ELKO – The government was at it again against the ranchers.
It was a bureaucratic land dispute that garnered everyone’s attention, largely due to the efforts of Elko County Commissioner Grant Gerber, who organized several protest events, including a coast-to-coast horse ride in the fall of 2014 known as the Grass March/Cowboy Express. The costs of the protests and the rides were paid for by private citizens but fell short of the expenses.
According to several sources, Grant Gerber had planned to make up the difference himself. Gerber, who was one of several riders from a number of states fell with his horse while on the ride, and died on Oct. 25.
In the spirit of cowboy neighborly ways, cowboy poet Waddie Mitchell helped organize a benefit concert, which took place on Thursday during the annual National Cowboy Poetry Gathering in Elko, to recoup costs of the ride. Knowing that Michael Martin Murphey, R.W. Hampton, Don Edwards and Andy Hedges were also advocates for ranchers as well, Michell approached them to help out.
Grant Gerber’s son Travis said about $28,000 was raised toward a $30,000 goal.
“There’s more donations coming in, so we think it will all be covered,” he said.
The costs to build a fence, pay attorney and consultant fees, and sell off a large number of cattle made for a tough year for a few Lander County ranching families – but they made it through.
Lynn Tomera said their operation is preparing to apply for grazing permits on the Argenta allotment, which became the battleground in a land dispute between ranchers and the Bureau of Land Management.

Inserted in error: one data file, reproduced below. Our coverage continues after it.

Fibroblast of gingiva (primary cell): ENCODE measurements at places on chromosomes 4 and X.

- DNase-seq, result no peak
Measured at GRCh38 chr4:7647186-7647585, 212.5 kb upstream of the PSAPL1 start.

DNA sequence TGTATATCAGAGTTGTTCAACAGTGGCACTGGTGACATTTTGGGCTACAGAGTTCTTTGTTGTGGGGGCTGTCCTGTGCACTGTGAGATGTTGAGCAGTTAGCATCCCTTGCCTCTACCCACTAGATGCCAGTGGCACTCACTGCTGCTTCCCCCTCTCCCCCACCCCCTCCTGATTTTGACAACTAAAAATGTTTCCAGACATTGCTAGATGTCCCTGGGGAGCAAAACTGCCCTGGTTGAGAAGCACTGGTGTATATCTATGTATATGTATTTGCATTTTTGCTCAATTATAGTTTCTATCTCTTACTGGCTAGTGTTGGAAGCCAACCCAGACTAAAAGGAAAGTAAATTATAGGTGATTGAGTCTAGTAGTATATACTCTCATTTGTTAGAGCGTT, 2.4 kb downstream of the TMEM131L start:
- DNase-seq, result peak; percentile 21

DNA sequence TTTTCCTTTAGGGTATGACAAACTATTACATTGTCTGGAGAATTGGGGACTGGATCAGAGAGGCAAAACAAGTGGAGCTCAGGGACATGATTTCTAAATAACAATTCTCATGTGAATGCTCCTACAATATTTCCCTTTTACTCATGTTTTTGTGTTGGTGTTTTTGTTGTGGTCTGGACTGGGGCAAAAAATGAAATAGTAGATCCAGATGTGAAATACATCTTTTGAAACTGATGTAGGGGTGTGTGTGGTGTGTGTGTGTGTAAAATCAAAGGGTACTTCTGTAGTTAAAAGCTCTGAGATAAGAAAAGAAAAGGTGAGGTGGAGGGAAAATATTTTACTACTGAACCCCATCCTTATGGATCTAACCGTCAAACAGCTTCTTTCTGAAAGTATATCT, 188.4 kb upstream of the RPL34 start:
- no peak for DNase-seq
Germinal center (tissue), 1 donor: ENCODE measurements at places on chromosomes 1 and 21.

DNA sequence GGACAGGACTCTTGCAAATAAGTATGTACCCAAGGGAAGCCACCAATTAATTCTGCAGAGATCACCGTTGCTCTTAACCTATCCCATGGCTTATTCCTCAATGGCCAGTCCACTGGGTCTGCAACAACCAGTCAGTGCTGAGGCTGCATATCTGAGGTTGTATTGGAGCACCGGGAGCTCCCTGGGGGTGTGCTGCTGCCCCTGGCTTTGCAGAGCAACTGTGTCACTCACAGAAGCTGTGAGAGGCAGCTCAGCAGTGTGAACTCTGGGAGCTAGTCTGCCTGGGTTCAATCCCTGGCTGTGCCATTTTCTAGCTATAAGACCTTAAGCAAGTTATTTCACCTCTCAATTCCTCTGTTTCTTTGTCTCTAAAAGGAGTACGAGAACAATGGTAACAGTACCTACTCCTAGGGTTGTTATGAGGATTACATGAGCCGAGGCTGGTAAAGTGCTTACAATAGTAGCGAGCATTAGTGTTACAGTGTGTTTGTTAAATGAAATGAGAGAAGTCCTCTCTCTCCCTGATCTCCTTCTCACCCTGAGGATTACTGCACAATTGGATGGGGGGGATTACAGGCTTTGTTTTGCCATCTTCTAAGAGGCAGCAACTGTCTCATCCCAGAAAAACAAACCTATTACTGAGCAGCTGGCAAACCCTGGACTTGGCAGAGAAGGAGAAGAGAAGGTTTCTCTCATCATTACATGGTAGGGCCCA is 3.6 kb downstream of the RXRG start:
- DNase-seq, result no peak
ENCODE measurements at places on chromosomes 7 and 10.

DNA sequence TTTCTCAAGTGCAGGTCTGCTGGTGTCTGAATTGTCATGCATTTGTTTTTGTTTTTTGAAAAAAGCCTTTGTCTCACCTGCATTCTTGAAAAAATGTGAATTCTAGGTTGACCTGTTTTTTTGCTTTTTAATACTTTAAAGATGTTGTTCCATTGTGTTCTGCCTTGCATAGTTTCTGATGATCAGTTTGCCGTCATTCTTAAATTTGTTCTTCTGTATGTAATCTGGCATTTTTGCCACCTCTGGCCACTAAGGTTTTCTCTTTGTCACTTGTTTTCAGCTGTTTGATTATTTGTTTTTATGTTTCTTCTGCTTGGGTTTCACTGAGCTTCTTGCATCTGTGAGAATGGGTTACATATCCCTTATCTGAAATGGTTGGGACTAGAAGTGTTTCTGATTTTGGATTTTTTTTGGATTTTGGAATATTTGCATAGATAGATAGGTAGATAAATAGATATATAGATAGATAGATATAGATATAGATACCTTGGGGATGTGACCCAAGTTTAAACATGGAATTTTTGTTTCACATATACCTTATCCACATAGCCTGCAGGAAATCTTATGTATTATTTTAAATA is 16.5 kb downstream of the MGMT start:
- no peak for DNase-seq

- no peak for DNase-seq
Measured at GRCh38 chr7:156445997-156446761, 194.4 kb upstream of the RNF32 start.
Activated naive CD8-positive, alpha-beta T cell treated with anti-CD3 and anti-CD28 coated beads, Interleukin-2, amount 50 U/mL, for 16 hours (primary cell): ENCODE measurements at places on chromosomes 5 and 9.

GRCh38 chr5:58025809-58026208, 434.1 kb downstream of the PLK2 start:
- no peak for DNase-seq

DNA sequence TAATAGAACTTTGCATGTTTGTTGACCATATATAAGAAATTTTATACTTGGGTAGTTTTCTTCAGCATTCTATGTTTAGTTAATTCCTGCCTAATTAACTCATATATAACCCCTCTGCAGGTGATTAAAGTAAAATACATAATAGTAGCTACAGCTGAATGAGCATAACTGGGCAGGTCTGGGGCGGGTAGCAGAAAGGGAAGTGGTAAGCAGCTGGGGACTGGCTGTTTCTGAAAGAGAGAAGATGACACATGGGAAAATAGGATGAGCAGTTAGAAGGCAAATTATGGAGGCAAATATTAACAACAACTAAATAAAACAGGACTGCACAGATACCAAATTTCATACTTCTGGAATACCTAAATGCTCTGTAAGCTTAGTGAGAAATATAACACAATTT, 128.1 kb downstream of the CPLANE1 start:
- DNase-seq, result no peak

Due to an ongoing three-year drought, the BLM ordered ranchers to keep cattle off the allotment last spring. Later, the sides reached an agreement to open up the range until drought triggers were met. By the summer, however, the BLM said those triggers were met, and cows were ordered off nine out of 20 areas.
“It takes its toll financially, mentally and physically,” Tomera said.
A range consultant working for the Tomera, Filippini and Meriluch families disagreed with the agency’s findings.
Building a 16-mile fence, which allowed the family to turn out cattle on deeded land, cost about $80,000 alone, Tomera said.
The change also forced the ranchers to be innovative.
For generations, Tomera said, the ranch used property in Elko County to summer yearlings. This year, they switched from selling yearlings to selling calves.
“That is a workable thing for us,” she said.
As for the coming year, Tomera said she and the other families are hoping for the best.
A BLM spokesperson said the agency was in the early planning process for the allotment and wouldn’t be able to comment until a review was completed in the coming weeks.
As for the benefit, “It was great. It was fun,” Tomera said of the auction and show. “The Stockmen’s Hotel graciously donated their showroom. The capacity is 318 and in 45 minutes of opening the doors, we were to capacity. The entertainment was wonderful.”
Michael Martin Murphey – who auctioned off two guitars – Don Edwards, RW Hampton, Brenn Hill, Andy Hedges, and Mitchell performed.
Gerber said all the core riders of the Grass March attended. Supporters came from Idaho, Utah and California.
“Everyone was there,” he said. “It was the first time they’d all been together since the ride. A lot of stories and memories were shared.”
Gerber thanked Mitchell for donating his time and talent.
“We hope the legacy of this ride continues and results in legislation that gives more control over our land and resources to the people of the state of Nevada,” he added.
(*taken from an article written by Dylan Harris for the Elko Daily Free Press)